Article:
In a separate bowl, beat the eggs and slowly beat in the sugar. Beat in the flour mixture and lastly fold in the chocolate mixture. Scrape it all into the pan, and bake it for about 17 minutes, then keep checking every 3 minutes til it’s done just well enough to be midway between gooey and cakey. But not liquid.
Take it out and leave it to cool before cutting.
The last lot is Mollie Katzen’s recipe, taken from her lovely classic, “The Moosewood Cookbook”. She has a lovely blog which you can find here. I’ve been making these since I was 12 and I LURVE them. I’ve put the metric measures in though the original recipe is in non-standard and imperial measures.
Moosewood Fudge Brownies
Let soften: 1/2 lb. (250 g) butter (don’t melt it)
Melt: 5 oz. (150 g) bittersweet chocolate. Let cool.
Cream the butter with 1 3/4 packed cups (about 200 g) light brown sugar and 5 eggs. Add 1 1/2 tsp. pure vanilla extract. Beat in the melted, cooled chocolate and 1 cup flour.
Spread into a buttered 9 x 13″(23 x 33 cm) baking pan. Bake 20-30 minutes at 350 degrees (180).
Optional: chopped nuts, or 1 tablespoon instant coffee, or 1 teaspoon grated fresh orange or lemon rind, or 1/2 teaspoon allspice or cinnamon, or a mashed over-ripe banana, or none of the above.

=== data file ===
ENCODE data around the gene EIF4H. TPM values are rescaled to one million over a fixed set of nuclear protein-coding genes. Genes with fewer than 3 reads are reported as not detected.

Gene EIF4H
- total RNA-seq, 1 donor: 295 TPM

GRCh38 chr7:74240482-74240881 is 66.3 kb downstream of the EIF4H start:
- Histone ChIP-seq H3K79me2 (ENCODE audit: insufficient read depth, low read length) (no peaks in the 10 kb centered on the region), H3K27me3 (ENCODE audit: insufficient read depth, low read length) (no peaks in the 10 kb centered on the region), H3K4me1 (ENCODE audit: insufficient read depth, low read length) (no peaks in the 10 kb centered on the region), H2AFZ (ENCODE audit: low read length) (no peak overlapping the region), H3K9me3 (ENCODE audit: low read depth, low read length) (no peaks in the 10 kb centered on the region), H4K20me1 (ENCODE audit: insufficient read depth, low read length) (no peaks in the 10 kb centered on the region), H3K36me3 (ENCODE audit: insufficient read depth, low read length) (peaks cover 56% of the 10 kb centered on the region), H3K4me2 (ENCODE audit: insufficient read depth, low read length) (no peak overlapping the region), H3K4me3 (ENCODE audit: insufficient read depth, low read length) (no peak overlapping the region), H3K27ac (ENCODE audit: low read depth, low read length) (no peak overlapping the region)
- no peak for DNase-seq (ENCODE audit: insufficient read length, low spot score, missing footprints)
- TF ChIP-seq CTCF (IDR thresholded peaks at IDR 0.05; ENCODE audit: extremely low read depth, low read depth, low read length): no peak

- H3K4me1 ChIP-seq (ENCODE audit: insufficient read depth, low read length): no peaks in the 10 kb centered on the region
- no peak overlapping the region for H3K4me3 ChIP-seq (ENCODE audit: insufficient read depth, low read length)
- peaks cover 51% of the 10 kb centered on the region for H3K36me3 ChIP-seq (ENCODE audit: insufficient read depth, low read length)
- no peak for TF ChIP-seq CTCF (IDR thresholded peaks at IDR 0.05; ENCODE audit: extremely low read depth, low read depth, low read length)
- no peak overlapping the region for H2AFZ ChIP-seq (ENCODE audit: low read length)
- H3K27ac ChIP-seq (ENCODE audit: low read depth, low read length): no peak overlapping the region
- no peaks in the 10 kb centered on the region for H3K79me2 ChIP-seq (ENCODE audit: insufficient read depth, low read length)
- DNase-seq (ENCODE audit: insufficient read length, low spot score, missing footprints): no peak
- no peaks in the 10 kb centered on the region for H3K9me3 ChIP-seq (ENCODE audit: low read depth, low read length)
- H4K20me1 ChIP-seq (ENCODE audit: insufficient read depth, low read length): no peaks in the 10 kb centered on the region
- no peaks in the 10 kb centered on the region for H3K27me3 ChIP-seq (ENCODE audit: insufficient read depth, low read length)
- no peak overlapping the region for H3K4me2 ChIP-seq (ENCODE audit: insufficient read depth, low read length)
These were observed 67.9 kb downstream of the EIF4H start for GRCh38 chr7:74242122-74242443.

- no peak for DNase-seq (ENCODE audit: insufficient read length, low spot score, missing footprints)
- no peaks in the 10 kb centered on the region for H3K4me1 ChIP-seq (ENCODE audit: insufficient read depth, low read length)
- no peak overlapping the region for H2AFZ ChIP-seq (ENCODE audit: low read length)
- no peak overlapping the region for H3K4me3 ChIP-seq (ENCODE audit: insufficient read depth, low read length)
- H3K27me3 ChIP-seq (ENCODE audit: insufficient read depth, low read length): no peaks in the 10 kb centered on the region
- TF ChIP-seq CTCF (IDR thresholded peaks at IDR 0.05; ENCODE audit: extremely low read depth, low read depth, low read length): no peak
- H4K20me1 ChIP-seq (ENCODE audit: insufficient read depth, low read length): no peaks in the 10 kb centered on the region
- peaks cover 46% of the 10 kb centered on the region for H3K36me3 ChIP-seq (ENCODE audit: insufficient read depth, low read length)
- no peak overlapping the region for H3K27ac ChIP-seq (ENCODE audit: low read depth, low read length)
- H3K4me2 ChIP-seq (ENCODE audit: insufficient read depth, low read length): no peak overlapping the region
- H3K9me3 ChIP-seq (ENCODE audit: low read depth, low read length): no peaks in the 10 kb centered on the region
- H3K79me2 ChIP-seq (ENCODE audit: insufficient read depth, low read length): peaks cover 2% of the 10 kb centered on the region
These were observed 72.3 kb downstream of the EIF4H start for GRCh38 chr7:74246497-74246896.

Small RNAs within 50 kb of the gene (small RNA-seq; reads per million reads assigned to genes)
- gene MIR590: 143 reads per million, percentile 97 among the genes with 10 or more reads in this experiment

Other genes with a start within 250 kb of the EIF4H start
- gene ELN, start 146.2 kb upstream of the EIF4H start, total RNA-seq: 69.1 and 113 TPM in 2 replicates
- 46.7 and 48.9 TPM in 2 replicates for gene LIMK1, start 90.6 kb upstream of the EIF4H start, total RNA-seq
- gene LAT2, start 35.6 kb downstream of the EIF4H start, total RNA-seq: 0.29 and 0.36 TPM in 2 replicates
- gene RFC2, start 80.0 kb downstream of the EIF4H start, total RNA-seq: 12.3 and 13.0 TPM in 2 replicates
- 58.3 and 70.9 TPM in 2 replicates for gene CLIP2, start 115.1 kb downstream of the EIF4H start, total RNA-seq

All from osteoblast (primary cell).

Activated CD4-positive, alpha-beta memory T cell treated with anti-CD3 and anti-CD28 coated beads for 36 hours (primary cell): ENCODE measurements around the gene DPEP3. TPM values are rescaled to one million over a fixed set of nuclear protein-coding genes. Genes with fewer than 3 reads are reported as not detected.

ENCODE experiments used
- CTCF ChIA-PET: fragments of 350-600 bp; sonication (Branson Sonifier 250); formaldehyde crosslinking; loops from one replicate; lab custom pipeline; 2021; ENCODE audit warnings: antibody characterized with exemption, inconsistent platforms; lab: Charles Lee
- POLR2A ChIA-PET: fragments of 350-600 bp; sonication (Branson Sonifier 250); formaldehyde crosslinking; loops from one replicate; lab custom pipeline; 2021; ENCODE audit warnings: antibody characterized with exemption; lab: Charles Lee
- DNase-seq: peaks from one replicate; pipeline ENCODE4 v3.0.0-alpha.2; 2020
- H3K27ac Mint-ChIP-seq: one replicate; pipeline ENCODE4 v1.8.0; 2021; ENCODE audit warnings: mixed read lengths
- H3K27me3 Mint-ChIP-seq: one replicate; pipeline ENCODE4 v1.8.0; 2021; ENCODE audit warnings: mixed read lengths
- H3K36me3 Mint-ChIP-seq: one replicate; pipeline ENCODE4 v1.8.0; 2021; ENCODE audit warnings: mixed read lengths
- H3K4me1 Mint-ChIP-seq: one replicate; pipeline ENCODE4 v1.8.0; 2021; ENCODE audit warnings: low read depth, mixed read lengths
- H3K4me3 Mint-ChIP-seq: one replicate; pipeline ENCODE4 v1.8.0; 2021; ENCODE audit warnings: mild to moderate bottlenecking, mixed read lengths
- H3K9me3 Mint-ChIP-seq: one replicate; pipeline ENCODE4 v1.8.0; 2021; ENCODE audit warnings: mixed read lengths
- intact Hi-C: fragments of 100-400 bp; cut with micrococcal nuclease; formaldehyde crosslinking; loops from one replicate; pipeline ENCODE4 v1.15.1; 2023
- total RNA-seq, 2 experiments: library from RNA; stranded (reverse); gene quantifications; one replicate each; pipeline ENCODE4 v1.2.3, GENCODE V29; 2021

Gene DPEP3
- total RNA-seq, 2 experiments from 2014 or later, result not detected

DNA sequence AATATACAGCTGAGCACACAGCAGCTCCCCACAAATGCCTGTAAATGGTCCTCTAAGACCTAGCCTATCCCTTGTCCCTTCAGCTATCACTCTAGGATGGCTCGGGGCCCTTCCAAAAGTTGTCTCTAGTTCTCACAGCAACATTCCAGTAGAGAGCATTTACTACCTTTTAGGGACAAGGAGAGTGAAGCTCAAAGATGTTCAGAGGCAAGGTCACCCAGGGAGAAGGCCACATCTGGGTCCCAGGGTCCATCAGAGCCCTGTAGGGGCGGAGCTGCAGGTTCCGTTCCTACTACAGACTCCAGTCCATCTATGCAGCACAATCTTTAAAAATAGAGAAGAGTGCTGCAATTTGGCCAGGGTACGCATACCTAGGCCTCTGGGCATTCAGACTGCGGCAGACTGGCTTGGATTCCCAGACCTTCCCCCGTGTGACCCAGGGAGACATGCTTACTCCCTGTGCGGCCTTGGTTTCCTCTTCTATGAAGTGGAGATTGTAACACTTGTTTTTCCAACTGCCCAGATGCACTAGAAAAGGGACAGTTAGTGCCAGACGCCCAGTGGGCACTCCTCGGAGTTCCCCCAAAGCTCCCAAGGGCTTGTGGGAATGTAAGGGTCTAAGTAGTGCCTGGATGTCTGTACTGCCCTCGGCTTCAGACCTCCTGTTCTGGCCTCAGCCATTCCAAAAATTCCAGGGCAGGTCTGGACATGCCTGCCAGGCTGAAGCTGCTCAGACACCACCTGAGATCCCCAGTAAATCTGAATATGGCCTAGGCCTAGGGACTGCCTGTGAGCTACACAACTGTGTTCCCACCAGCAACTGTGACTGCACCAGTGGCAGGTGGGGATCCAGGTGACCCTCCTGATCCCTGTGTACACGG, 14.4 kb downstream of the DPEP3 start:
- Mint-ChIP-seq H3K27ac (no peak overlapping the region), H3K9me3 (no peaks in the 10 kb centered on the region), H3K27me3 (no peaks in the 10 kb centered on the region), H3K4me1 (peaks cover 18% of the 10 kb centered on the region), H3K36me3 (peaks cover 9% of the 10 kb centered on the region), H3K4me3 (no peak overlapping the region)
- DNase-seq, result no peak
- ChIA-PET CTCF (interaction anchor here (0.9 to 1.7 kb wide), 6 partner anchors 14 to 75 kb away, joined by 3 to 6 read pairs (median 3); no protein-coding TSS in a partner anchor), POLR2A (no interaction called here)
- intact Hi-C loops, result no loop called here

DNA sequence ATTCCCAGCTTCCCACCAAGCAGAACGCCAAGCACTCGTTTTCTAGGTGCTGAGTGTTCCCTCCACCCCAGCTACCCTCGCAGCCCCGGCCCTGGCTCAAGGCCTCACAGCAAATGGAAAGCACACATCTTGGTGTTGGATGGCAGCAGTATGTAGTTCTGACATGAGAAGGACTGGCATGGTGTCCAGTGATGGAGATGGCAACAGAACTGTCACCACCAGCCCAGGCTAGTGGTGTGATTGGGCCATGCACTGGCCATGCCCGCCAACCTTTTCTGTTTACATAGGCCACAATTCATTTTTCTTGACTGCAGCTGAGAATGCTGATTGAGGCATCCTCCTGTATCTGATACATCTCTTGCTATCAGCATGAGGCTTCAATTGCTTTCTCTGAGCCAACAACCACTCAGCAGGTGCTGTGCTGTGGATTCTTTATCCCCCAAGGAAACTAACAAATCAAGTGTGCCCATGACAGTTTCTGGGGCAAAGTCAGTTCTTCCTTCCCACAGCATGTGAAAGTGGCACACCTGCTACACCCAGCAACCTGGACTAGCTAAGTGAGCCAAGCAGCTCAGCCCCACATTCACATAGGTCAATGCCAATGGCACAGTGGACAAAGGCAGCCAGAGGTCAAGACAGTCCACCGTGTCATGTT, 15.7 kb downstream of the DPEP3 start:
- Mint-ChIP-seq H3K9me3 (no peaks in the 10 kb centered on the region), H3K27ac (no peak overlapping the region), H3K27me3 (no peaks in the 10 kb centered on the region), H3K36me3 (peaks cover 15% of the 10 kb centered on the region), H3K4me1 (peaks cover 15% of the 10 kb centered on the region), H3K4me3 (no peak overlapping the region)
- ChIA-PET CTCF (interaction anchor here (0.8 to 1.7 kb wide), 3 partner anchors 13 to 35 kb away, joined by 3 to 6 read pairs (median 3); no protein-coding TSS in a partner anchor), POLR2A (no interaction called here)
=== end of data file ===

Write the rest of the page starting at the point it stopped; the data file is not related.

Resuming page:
Yet another option: instead of uniformly blending in the chocolate, you can marble it. Add chocolate last, after the flour is completely blended in and only partially blend in the chocolate. It looks real nice.
Cream cheese adulteration: When you are putting the batter into the pan, spread about half of it in first. Then slice in 200 g Philadelphia cream cheese in a layer on the batter, smearing it in a marbly effect if you like. I guess you could mix it into the batter for a more evenly marbled effect. In mine, the cream cheese sank to the bottom anyway. Then pour in the rest of the batter. I used low-fat, simply because that was in the fridge. Full fat would be, well, even better in the decadence stakes, or worse, in the heart-attack stakes. It really depends what your priorities are.
I hope you like these. I know I also have a recipe for vegan (!!) brownies somewhere at home in Cape Town – I will dredge it out and link it into this post soon.